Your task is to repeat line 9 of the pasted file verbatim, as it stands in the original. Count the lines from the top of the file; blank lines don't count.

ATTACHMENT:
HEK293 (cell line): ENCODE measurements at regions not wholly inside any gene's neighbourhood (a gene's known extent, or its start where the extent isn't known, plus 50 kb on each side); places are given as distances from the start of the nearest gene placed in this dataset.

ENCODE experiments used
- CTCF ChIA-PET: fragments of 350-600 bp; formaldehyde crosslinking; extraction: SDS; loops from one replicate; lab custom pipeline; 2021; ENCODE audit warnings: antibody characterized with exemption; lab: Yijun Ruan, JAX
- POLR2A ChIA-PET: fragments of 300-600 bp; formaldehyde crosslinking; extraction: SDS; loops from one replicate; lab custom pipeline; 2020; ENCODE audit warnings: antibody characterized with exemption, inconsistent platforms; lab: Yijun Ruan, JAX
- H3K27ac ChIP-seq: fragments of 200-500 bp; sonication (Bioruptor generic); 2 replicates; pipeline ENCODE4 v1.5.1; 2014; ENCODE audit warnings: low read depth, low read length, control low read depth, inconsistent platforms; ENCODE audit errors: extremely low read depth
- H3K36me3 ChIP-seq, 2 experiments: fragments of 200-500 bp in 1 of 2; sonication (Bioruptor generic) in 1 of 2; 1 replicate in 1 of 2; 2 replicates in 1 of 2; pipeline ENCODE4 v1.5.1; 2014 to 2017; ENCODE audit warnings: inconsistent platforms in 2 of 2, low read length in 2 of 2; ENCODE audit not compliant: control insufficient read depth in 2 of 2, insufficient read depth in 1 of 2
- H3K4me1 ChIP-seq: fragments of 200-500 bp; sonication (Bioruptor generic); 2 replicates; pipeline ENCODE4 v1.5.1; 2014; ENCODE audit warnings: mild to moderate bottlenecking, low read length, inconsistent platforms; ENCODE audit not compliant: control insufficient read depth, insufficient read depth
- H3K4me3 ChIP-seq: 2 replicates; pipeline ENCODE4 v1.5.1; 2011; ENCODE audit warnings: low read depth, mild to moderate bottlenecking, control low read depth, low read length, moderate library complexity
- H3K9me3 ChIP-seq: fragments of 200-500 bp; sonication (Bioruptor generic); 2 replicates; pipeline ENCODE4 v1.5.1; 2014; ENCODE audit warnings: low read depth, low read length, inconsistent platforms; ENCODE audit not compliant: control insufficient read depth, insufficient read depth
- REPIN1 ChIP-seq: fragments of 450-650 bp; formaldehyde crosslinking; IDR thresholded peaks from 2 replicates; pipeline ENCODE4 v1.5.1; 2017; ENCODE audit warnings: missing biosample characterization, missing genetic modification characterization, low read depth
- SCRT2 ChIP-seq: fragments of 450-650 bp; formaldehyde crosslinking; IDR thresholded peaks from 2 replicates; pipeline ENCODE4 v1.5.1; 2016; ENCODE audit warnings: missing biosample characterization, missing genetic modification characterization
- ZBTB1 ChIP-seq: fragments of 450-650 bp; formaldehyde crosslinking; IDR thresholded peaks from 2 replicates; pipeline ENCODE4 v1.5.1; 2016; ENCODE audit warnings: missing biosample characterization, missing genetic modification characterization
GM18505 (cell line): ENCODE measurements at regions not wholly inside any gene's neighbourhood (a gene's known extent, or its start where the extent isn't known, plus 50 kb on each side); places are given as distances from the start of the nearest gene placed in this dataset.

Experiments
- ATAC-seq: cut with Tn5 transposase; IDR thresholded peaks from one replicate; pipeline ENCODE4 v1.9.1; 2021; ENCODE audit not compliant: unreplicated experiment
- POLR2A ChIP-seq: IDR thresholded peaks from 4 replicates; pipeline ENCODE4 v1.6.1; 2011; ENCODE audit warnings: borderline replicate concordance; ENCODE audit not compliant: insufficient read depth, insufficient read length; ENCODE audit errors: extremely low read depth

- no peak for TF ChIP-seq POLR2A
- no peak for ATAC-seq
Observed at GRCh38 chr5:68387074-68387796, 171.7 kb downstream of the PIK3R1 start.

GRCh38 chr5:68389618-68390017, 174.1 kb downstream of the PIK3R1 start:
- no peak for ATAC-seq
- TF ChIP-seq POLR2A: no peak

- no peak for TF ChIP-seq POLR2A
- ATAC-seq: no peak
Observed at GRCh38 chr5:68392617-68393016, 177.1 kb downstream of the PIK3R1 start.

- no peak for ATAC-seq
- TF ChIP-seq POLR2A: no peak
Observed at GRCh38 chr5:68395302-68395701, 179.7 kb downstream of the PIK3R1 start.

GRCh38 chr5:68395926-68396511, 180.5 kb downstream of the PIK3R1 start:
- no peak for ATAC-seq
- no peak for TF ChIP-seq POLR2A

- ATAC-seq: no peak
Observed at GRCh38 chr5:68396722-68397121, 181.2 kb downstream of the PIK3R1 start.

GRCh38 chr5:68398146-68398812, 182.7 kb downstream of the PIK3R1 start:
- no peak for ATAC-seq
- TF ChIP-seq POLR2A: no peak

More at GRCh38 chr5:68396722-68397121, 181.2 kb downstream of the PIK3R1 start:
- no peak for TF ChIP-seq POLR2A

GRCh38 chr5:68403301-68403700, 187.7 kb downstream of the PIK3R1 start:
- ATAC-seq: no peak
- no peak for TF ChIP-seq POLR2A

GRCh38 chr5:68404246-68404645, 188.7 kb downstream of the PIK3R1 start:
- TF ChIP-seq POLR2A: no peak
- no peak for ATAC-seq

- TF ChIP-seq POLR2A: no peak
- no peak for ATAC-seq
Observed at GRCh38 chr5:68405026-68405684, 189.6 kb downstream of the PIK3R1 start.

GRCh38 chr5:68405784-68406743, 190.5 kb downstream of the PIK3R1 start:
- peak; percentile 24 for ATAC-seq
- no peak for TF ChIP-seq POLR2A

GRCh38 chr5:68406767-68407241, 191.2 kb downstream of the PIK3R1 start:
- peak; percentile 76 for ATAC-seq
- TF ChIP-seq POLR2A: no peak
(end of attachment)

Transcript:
- H3K9me3 ChIP-seq: fragments of 200-500 bp; sonication (Bioruptor generic); 2 replicates; pipeline ENCODE4 v1.5.1; 2014; ENCODE audit warnings: low read depth, low read length, inconsistent platforms; ENCODE audit not compliant: control insufficient read depth, insufficient read depth